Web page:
Severe wildfires in recent years prompted several communities and Fire Safe Councils to independently craft plans for addressing wildfire risk in their immediate vicinity. A rush of similar planning efforts was spurred on by language in Title I of the Healthy Forest Restoration Act (HFRA) of November 2003, which defined CWPP and granted priority to fund hazardous fuel reduction projects in areas where a CWPP was in place. The development of the Grizzly Flats Community Wildfire Protection Plan (GFCWPP) is the next step in helping to make this community more fire safe and to define and prioritize specific fuels reduction projects for implementation.


The El Dorado County Wildfire Protection Plan provides specific guidelines for the development of community-based CWPPs. The EDCWPP is currently being digitized and will be available on the EDCFSC website at in the near future. A CD containing the plan can be obtained by contacting the Executive Coordinator at Because the format and process for CWPP development in the HFRA was vague, the Society of American Foresters, the National Association of State Foresters, Communities Committee, Western Governors' Association, and the National Association of Counties combined their expertise to write and distribute a straight forward guide on how to create and implement CWPPs that are HFRA-compliant. "Preparing a Community Wildfire Protection Plan: A Handbook for Wildland-Urban Interface Communities" dated March 2004 has been included as an appendix in the EDCWPP (Appendix L) and can be downloaded at:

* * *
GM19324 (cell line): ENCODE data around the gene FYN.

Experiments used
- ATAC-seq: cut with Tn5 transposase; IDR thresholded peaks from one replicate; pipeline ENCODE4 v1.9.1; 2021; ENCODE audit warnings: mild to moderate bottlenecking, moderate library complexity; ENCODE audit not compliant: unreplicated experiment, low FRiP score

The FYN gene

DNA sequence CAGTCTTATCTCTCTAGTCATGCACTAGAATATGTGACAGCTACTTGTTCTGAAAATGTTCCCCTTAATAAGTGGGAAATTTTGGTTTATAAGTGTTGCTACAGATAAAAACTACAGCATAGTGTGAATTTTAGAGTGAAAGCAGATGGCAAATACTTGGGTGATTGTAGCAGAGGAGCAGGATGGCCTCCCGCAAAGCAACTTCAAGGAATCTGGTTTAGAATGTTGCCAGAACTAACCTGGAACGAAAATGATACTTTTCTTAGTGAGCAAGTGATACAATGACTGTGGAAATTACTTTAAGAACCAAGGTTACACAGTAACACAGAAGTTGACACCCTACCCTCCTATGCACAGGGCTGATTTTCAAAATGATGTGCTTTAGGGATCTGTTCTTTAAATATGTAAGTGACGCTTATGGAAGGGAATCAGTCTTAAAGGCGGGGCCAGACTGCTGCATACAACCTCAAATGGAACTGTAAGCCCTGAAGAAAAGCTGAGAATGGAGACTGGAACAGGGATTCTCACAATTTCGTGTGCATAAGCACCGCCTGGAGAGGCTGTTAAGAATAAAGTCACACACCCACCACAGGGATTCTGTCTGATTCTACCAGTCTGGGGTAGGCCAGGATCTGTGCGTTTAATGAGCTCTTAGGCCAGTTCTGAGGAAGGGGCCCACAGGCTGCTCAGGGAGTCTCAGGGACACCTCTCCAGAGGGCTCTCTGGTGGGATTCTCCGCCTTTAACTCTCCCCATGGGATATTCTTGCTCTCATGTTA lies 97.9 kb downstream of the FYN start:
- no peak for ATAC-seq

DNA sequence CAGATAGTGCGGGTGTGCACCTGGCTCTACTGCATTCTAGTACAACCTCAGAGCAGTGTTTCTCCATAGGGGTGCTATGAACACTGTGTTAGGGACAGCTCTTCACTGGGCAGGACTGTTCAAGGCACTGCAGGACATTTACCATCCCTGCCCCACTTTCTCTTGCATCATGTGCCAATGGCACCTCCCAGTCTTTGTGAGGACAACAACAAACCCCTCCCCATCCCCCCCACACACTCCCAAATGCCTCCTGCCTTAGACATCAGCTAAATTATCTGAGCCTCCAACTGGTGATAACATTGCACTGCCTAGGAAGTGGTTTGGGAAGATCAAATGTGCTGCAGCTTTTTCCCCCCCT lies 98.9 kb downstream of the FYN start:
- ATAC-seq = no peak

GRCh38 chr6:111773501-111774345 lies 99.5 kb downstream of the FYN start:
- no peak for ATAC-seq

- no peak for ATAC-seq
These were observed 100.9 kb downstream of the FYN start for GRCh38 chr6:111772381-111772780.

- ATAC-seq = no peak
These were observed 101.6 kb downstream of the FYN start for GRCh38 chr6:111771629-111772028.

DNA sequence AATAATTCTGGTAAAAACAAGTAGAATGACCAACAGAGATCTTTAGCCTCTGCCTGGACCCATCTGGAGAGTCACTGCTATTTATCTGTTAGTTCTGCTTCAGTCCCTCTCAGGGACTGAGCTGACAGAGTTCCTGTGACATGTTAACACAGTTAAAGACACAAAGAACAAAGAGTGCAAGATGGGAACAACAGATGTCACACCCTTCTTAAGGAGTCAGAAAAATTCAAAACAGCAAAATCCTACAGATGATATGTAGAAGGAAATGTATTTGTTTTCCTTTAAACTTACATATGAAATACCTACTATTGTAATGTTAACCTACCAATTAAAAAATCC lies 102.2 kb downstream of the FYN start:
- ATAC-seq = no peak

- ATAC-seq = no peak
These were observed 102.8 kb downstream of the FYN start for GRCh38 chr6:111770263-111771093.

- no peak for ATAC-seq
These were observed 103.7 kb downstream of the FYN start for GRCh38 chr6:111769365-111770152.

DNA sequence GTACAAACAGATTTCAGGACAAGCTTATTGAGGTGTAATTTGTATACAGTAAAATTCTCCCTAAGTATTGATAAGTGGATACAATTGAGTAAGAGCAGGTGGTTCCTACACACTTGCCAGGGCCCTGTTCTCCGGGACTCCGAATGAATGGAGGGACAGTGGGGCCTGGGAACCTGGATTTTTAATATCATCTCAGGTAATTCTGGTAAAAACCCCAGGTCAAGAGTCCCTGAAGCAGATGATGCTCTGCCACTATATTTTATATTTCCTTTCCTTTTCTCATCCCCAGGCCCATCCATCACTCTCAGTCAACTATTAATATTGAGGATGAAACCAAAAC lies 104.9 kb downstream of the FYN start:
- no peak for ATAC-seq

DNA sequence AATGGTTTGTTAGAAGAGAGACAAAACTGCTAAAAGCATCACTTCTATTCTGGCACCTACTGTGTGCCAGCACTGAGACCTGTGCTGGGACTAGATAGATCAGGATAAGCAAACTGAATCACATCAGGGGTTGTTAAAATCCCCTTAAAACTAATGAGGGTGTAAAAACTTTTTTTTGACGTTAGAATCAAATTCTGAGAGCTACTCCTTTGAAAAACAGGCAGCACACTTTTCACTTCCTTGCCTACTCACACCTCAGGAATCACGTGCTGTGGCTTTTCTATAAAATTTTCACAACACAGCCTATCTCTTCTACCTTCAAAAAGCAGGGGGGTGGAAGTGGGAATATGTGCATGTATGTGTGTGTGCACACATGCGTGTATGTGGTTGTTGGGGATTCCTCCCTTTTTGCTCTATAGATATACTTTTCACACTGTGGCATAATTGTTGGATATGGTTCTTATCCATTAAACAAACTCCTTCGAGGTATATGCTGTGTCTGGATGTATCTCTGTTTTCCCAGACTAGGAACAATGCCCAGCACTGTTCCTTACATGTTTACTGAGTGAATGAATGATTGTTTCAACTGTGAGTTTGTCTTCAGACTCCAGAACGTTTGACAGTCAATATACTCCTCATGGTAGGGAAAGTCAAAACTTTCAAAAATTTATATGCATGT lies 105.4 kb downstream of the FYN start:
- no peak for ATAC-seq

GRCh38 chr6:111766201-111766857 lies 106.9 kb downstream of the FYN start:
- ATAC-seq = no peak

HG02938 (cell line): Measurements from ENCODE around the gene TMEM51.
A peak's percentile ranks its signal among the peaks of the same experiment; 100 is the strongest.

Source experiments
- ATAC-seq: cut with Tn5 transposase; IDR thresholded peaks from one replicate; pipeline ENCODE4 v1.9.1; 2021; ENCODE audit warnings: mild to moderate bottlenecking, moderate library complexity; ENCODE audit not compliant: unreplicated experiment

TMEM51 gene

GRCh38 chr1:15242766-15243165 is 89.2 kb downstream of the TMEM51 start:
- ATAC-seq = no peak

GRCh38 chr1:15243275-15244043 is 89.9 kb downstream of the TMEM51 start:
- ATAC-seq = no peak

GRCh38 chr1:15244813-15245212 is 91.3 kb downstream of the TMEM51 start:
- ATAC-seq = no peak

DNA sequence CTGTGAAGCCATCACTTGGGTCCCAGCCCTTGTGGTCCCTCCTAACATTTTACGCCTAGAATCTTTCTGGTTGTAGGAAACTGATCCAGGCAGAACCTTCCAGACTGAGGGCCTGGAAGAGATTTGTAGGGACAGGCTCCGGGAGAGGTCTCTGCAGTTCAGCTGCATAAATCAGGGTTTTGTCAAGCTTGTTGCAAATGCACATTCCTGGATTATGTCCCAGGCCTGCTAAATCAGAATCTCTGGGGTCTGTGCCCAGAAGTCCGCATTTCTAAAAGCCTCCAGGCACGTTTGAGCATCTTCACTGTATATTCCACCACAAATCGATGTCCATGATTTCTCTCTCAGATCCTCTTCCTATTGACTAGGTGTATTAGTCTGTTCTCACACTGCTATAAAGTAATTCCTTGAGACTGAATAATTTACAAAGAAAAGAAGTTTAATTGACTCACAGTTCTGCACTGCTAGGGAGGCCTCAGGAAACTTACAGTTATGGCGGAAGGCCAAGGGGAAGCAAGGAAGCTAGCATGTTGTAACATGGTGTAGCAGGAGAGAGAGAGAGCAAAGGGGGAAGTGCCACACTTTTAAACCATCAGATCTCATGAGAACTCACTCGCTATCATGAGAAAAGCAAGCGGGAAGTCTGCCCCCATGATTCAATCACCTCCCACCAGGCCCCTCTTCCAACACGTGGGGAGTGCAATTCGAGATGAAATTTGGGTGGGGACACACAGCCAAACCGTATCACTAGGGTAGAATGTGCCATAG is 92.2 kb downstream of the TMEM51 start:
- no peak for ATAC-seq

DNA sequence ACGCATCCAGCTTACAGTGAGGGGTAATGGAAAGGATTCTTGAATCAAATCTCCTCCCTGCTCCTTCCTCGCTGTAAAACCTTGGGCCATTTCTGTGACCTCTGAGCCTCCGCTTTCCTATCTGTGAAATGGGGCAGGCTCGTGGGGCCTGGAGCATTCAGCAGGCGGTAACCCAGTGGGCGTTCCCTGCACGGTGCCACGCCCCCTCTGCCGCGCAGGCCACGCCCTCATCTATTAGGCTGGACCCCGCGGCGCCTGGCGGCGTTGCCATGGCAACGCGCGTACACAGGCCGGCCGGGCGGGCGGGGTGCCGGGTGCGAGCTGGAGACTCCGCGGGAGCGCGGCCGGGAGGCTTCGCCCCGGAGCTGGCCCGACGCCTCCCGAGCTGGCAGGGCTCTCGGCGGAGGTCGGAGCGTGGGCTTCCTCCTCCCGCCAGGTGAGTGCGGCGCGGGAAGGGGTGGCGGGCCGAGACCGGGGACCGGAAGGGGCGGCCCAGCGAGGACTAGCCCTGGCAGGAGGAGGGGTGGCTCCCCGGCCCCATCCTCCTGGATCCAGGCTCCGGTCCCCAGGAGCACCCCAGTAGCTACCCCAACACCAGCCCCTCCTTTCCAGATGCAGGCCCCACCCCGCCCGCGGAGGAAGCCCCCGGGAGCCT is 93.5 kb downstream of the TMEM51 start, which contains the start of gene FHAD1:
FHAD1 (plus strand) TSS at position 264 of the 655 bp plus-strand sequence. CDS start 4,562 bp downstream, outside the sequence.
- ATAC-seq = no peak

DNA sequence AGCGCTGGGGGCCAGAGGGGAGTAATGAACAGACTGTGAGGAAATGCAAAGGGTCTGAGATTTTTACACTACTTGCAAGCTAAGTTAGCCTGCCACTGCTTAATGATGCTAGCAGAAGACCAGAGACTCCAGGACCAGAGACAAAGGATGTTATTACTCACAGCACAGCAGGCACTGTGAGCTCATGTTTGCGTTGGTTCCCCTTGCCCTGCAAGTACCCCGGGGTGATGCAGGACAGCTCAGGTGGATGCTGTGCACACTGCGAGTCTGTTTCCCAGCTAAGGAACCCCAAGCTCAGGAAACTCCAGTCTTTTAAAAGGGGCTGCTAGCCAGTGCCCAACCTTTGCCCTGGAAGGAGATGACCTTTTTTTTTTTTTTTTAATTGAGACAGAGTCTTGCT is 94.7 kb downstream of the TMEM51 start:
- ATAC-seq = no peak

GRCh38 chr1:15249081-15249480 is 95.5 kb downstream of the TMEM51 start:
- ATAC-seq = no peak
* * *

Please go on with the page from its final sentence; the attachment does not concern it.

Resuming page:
The Grizzly Flats Community Wildfire Protection Plan, when approved by the El Dorado County Fire Safe Council, will be incorporated into the EDCWPP and updated as necessary.

The Contractor will be hired as a subcontractor to the El Dorado County Fire Safe Council. Limited grant funds are available for postage, supplies and mileage.


The Contractor for the Grizzly Flats Community Wildfire Protection Plan will be responsible for the following tasks in accordance with the EDCWPP:

  1. Convene decision makers. Form a core team made up of representatives from the appropriate local governments, local fire authorities, and state and federal agencies responsible for management.

  2. Involve Federal Agencies. Identify and engage local representatives of the Eldorado National Forest (ENF), California Department of Forestry and Fire Protection (CDF), and other management agencies as appropriate.

  3. Engage Interested Parties. Contact and encourage active involvement in plan development from a broad range of interested organizations and stakeholders including the Grizzly Flats Fire Safe Council, the Grizzly Flats Community Services District (CSD) and others.

  4. Establish a Community Base Map. Using the Community Action Plan as a starting point, work with partners to establish a base line map of the community that defines the Community WUI and displays inhabited areas at risk, forested areas that contain critical human infrastructure, and forest areas at risk for large scale fire disturbances.

  5. Recommended Step 5.a by the EDCFSC: Develop a Community Hazard Assessment and Defensibility Analysis (See Hazard Assessment & Defensibility Analysis in Appendix E.)
    Work with partners to: